CHAPTER XIII. FROM THE 18TH FRUCTIDOR, IN THE YEAR V. (4TH OF SEPTEMBER, 1797), TO THE 18TH BRUMAIRE, IN THE YEAR VIII. (9TH OF NOVEMBER, 1799)
The chief result of the 18th Fructidor was a return, with slight mitigation, to the revolutionary government. The two ancient privileged classes were again excluded from society; the dissentient priests were again banished. The Chouans, and former fugitives, who occupied the field of battle in the departments, abandoned it to the old republicans: those who had formed part of the military household of the Bourbons, the superior officers of the crown, the members of the parliaments, commanders of the order of the Holy Ghost and Saint Louis, the knights of Malta, all those who had protested against the abolition of nobility, and who had preserved its titles, were to quit the territory of the republic. The ci- devant nobles, or those ennobled, could only enjoy the rights of citizens, after a term of seven years, and after having gone through a sort of apprenticeship as Frenchmen. This party, by desiring sway, restored the dictatorship.
At this period the directory attained its maximum of power; for some time it had no enemies in arms. Delivered from all internal opposition, it imposed the continental peace on Austria by the treaty of Campo-Formio, and on the empire by the congress of Rastadt. The treaty of Campo-Formio was more advantageous to the cabinet of Vienna than the preliminaries of Leoben. Its Belgian and Lombard states were paid for by a part of the Venetian states. This old republic was divided; France retained the Ionian Isles, and gave the city of Venice and the provinces of Istria and Dalmatia to Austria. In this the directory committed a great fault, and was guilty of an attempt against liberty. In the fanaticism of a system, we may desire to set a country free, but we should never give it away. By arbitrarily distributing the territory of a small state, the directory set the bad example of this traffic in nations since but too much followed. Besides, Austrian dominion would, sooner or later, extend in Italy, through this imprudent cession of Venice.
The coalition of 1792 and 1793 was dissolved; England was the only remaining belligerent power. The cabinet of London was not at all disposed to cede to France, which it had attacked in the hope of weakening it, Belgium, Luxembourg, the left bank of the Rhine, Porentruy, Nice, Savoy, the protectorate of Genoa, Milan, and Holland. But finding it necessary to appease the English opposition, and reorganize its means of attack, it made propositions of peace; it sent Lord Malmesbury as plenipotentiary, first to Paris, then to Lille. But the offers of Pitt not being sincere, the directory did not allow itself to be deceived by his diplomatic stratagems. The negotiations were twice broken off, and war continued between the two powers. While England negotiated at Lille, she was preparing at Saint Petersburg the triple alliance, or second coalition.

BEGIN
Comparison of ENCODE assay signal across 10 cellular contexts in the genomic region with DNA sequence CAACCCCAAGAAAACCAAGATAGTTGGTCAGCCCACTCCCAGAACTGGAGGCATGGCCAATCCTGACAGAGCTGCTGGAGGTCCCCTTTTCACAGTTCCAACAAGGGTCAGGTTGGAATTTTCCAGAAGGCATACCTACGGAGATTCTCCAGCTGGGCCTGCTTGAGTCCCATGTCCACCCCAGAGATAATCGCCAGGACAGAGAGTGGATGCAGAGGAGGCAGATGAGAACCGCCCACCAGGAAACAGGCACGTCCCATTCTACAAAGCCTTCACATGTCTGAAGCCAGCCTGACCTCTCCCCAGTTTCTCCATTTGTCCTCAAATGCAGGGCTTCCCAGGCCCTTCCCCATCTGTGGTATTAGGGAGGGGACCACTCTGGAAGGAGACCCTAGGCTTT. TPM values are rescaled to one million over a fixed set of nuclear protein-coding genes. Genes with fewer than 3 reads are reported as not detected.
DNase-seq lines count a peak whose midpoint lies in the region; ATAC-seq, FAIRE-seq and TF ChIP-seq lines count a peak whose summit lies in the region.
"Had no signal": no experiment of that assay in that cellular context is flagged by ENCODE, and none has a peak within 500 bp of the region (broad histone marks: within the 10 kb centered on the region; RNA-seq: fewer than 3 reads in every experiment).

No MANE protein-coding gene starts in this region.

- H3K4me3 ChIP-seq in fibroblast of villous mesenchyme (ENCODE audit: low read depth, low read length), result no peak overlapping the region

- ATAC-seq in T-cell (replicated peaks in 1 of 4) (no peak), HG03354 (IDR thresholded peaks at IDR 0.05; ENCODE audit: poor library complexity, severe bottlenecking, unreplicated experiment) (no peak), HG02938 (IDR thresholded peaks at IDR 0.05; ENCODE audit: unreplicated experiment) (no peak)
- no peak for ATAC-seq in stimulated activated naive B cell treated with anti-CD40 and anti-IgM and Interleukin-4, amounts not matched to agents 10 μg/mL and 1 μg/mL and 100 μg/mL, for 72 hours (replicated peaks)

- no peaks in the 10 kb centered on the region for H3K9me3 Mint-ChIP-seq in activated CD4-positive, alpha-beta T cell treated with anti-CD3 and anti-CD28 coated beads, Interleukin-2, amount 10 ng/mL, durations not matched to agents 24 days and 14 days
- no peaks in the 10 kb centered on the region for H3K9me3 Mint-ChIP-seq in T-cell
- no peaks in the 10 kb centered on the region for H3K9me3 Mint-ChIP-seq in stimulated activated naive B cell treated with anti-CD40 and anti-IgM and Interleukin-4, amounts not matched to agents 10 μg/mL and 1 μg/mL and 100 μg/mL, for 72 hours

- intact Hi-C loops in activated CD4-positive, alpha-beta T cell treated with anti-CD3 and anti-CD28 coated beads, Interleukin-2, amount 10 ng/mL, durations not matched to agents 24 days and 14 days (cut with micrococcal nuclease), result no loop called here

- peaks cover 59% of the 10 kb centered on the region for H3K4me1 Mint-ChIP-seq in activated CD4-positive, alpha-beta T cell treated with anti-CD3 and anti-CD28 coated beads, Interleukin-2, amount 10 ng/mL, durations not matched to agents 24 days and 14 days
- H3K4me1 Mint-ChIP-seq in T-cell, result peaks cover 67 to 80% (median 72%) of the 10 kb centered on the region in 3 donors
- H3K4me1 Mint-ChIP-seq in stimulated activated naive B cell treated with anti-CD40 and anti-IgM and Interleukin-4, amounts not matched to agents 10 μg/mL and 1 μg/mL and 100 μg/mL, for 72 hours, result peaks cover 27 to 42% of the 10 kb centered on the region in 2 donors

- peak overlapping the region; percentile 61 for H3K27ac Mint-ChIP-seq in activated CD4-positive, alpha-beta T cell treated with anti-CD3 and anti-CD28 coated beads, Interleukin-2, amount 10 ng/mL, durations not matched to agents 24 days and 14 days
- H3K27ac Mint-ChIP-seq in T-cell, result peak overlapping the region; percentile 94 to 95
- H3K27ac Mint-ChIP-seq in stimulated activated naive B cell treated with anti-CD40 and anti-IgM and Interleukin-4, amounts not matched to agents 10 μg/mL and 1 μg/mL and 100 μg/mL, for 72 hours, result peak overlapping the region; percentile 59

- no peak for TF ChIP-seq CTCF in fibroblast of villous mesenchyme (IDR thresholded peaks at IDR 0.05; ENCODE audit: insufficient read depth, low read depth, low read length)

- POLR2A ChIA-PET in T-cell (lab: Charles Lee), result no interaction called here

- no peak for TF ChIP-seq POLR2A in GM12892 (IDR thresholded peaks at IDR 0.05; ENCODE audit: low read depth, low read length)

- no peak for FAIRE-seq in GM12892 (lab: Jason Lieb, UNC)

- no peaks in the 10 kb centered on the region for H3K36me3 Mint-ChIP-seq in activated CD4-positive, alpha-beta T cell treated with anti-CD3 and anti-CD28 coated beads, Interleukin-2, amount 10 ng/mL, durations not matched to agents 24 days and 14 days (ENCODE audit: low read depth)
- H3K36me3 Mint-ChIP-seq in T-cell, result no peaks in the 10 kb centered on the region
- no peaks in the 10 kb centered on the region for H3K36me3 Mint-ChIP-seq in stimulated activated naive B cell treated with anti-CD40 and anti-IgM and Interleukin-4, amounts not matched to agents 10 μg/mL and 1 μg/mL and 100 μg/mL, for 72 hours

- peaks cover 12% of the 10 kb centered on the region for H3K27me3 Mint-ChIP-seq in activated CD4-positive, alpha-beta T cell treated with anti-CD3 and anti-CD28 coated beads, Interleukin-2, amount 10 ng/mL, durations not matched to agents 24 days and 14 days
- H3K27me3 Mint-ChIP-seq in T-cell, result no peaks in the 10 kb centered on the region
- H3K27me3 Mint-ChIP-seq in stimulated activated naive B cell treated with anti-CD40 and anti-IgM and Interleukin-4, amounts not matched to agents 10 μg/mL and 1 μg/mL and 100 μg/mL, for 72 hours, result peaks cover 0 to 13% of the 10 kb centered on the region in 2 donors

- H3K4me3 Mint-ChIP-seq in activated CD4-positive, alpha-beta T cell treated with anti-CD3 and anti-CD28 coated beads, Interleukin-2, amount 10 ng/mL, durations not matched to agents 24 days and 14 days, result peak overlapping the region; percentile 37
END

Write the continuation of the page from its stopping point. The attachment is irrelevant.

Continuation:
The directory, on its side, without finances, without any party in the interior, having no support but the army, and no eminence save that derived from the continuation of its victories, was not in a condition to consent to a general peace. It had increased the public discontent by the establishment of certain taxes and the reduction of the debt to a consolidated third, payable in specie only, which had ruined the fundholders. It became necessary to maintain itself by war. The immense body of soldiers could not be disbanded without danger. Besides, being deprived of its power, and being placed at the mercy of Europe, the directory had attempted a thing never done without creating a shock, except in times of great tranquillity, of great ease, abundance, and employment. The directory was driven by its position to the invasion of Switzerland and the expedition into Egypt.
Bonaparte had then returned to Paris. The conqueror of Italy and the pacificator of the continent, was received with enthusiasm, constrained on the part of the directory, but deeply felt by the people. Honours were accorded him, never yet obtained by any general of the republic. A patriotic altar was prepared in the Luxembourg, and he passed under an arch of standards won in Italy, on his way to the triumphal ceremony in his honour. He was harangued by Barras, president of the directory, who, after congratulating him on his victories, invited him "to crown so noble a life by a conquest which the great country owed to its insulted dignity." This was the conquest of England. Everything seemed in preparation for a descent, while the invasion of Egypt was really the enterprise in view.
Such an expedition suited both Bonaparte and the directory. The independent conduct of that general in Italy, his ambition, which, from time to time, burst through his studied simplicity, rendered his presence dangerous. He, on his side, feared, by his inactivity, to compromise the already high opinion entertained of his talents: for men always require from those whom they make great, more than they are able to perform. Thus, while the directory saw in the expedition to Egypt the means of keeping a formidable general at a distance, and a prospect of attacking the English by India, Bonaparte saw in it a gigantic conception, an employment suited to his taste, and a new means of astonishing mankind. He sailed from Toulon on the 30th Floreal, in the year VI. (19th May, 1798), with a fleet of four hundred sail, and a portion of the army of Italy; he steered for Malta; of which he made himself master, and from thence to Egypt.